In the latest installment of our occasional conversations with Fort Worth newsmakers, health informatics expert Gabriela Wilson explains how artificial intelligence and machine learning are advancing health care during the pandemic.
Wilson is a professor at the University of Texas at Arlington, which will host the second annual Texas Health Informatics Alliance Conference in September.
This conversation has been edited for length and clarity. For the unabridged version, please listen to the audio file attached to this article.
Alexis Allison: Gabriela, hello. First, your bio on the University of Texas at Arlington’s website says that you are a firm believer in ‘the power of many.’ And I’m wondering what that means.
Gabriela Wilson: We are academics, and we always like to be in our own world. But I’m coming from industry, from pharmaceuticals. I’m also an immigrant, and I know that you cannot make progress if you don’t have others helping you or you helping others. So to me, the power of many is getting connected to everybody who needs your help, or you can help, and most importantly, help(ing) the community where you live and work. That’s what I believe ‘many’ is — it has no borders.
Allison: I know that you’re an expert in health informatics. If you were to explain health informatics to a child, for example, how would you put it?
Wilson: I can use an example of, if you don’t feel well and you cannot go to school or cannot play outside, what makes you sick? And if you have the same symptoms (months later), how are those related? I will say if you add all of this information together, this is health informatics. This is gaining knowledge about your own health by looking at the past, understanding the present, and being better prepared, health-wise, for the future. I hope sixth-graders will understand what I’m talking about.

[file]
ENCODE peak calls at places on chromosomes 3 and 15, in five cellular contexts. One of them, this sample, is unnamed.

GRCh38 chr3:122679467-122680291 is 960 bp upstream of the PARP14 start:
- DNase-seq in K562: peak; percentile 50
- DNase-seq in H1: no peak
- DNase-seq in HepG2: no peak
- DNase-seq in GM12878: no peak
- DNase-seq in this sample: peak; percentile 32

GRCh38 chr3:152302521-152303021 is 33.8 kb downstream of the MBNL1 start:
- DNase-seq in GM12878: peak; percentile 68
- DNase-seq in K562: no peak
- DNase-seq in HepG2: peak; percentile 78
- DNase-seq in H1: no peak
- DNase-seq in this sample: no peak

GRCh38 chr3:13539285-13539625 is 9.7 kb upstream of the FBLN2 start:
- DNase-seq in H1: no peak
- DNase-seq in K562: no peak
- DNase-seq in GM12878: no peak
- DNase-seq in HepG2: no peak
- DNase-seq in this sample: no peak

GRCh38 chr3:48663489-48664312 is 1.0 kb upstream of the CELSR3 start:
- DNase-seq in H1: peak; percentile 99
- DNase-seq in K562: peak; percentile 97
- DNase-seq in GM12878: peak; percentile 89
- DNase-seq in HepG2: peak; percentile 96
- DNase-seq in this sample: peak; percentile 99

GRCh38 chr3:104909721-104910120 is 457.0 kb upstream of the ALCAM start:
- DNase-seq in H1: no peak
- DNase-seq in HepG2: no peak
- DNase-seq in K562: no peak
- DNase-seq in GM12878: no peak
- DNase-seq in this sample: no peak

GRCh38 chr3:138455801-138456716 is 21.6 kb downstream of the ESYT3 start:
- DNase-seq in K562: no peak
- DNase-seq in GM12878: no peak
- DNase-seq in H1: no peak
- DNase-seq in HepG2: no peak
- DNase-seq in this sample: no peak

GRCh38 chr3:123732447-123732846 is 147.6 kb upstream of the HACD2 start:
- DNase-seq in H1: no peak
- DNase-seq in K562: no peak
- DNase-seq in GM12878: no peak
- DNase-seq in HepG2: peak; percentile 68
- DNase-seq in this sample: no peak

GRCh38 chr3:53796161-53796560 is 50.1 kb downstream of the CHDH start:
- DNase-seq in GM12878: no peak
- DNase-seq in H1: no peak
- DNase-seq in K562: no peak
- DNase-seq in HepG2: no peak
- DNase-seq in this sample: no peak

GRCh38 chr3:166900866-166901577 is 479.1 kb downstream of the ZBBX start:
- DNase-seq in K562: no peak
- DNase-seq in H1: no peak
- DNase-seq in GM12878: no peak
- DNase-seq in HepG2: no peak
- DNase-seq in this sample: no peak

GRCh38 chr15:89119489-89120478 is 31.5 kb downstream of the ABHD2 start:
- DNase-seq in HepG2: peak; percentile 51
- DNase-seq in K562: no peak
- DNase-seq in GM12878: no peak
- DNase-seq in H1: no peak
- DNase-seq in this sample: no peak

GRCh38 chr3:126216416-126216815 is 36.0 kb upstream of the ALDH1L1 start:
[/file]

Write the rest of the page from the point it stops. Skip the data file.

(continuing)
Allison: You mentioned looking toward health (in) the future. And that brings me to this conference that’s about to be held at UTA’s campus: It’s the Texas Health Informatics Alliance conference on Sept. 9. First, can you just tell us, what is it?
Wilson: Our first event was last year, Sept. 9, and it was virtual. The focus of the conference was on the pandemic, and how we use technology to respond better to the crisis. This year, we are focusing on artificial intelligence and machine learning to advance health. And again, if you ask me, ‘How would you explain that to a sixth- grader?’ I would say, ‘Do you have an Alexa at home? Or are you using Netflix or YouTube videos? And do you get suggestions based on the content that you like?’ Well, all of this is possible because of artificial intelligence and machine learning.
Artificial intelligence: The ability of a machine to mimic intelligent human behavior.
Machine learning: A type of artificial intelligence in which a machine learns to program itself through experience.
Source: MIT Sloan School of Management
So we apply these same technologies to health care. And it became extremely important during the pandemic, because we (experienced) at the beginning, when the vaccine was not available, a large influx of patients coming to the hospitals.
We put in place telehealth services, chatbots, where you can go and talk to a machine and say, ‘These are my symptoms,’ and then based on machine learning, artificial intelligence, you knew exactly, ‘Do I have to send this patient to the emergency room?’ Or it can be a telehealth consult. So these are clear examples of how this technology really gained so much more popularity among people and health care workers.
Allison: Can you give an example in public health as well?